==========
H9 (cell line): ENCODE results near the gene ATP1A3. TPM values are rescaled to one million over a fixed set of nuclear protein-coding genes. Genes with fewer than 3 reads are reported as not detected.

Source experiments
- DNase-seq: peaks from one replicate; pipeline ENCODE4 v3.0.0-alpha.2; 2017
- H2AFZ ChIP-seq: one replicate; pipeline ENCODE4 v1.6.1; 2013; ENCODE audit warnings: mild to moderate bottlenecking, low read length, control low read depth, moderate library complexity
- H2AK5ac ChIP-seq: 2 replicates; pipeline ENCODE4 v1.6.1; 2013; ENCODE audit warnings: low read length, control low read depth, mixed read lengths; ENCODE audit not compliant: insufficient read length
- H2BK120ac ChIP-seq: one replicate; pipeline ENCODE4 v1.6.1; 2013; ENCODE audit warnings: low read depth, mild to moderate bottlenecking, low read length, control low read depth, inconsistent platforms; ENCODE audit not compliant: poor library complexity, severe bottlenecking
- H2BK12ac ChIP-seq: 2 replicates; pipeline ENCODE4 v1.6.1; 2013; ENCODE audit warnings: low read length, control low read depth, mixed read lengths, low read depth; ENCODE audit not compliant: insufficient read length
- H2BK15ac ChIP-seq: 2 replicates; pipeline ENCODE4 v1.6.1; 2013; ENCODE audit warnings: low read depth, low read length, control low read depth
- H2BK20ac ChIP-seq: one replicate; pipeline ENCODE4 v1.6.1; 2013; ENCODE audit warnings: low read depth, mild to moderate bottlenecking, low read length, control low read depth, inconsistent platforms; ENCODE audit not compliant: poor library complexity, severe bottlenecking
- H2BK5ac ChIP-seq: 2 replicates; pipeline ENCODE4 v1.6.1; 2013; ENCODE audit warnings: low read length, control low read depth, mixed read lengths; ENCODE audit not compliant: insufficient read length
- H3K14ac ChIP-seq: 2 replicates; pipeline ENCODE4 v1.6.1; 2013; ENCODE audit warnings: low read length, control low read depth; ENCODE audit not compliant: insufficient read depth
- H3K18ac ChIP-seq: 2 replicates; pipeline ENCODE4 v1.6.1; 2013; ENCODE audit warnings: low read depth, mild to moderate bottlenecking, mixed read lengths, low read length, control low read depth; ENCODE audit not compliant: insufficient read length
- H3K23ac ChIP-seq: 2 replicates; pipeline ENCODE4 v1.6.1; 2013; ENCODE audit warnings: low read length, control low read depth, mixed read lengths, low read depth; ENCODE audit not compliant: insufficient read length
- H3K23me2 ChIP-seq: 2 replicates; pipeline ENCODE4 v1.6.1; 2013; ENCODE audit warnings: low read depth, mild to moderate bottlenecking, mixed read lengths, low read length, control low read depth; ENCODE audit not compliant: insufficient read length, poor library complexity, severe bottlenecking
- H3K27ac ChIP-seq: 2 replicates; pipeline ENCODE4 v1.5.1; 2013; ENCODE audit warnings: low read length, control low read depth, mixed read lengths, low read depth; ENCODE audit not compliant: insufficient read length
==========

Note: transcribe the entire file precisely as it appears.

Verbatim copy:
H9 (cell line): ENCODE results near the gene ATP1A3. TPM values are rescaled to one million over a fixed set of nuclear protein-coding genes. Genes with fewer than 3 reads are reported as not detected.

Source experiments
- DNase-seq: peaks from one replicate; pipeline ENCODE4 v3.0.0-alpha.2; 2017
- H2AFZ ChIP-seq: one replicate; pipeline ENCODE4 v1.6.1; 2013; ENCODE audit warnings: mild to moderate bottlenecking, low read length, control low read depth, moderate library complexity
- H2AK5ac ChIP-seq: 2 replicates; pipeline ENCODE4 v1.6.1; 2013; ENCODE audit warnings: low read length, control low read depth, mixed read lengths; ENCODE audit not compliant: insufficient read length
- H2BK120ac ChIP-seq: one replicate; pipeline ENCODE4 v1.6.1; 2013; ENCODE audit warnings: low read depth, mild to moderate bottlenecking, low read length, control low read depth, inconsistent platforms; ENCODE audit not compliant: poor library complexity, severe bottlenecking
- H2BK12ac ChIP-seq: 2 replicates; pipeline ENCODE4 v1.6.1; 2013; ENCODE audit warnings: low read length, control low read depth, mixed read lengths, low read depth; ENCODE audit not compliant: insufficient read length
- H2BK15ac ChIP-seq: 2 replicates; pipeline ENCODE4 v1.6.1; 2013; ENCODE audit warnings: low read depth, low read length, control low read depth
- H2BK20ac ChIP-seq: one replicate; pipeline ENCODE4 v1.6.1; 2013; ENCODE audit warnings: low read depth, mild to moderate bottlenecking, low read length, control low read depth, inconsistent platforms; ENCODE audit not compliant: poor library complexity, severe bottlenecking
- H2BK5ac ChIP-seq: 2 replicates; pipeline ENCODE4 v1.6.1; 2013; ENCODE audit warnings: low read length, control low read depth, mixed read lengths; ENCODE audit not compliant: insufficient read length
- H3K14ac ChIP-seq: 2 replicates; pipeline ENCODE4 v1.6.1; 2013; ENCODE audit warnings: low read length, control low read depth; ENCODE audit not compliant: insufficient read depth
- H3K18ac ChIP-seq: 2 replicates; pipeline ENCODE4 v1.6.1; 2013; ENCODE audit warnings: low read depth, mild to moderate bottlenecking, mixed read lengths, low read length, control low read depth; ENCODE audit not compliant: insufficient read length
- H3K23ac ChIP-seq: 2 replicates; pipeline ENCODE4 v1.6.1; 2013; ENCODE audit warnings: low read length, control low read depth, mixed read lengths, low read depth; ENCODE audit not compliant: insufficient read length
- H3K23me2 ChIP-seq: 2 replicates; pipeline ENCODE4 v1.6.1; 2013; ENCODE audit warnings: low read depth, mild to moderate bottlenecking, mixed read lengths, low read length, control low read depth; ENCODE audit not compliant: insufficient read length, poor library complexity, severe bottlenecking
- H3K27ac ChIP-seq: 2 replicates; pipeline ENCODE4 v1.5.1; 2013; ENCODE audit warnings: low read length, control low read depth, mixed read lengths, low read depth; ENCODE audit not compliant: insufficient read length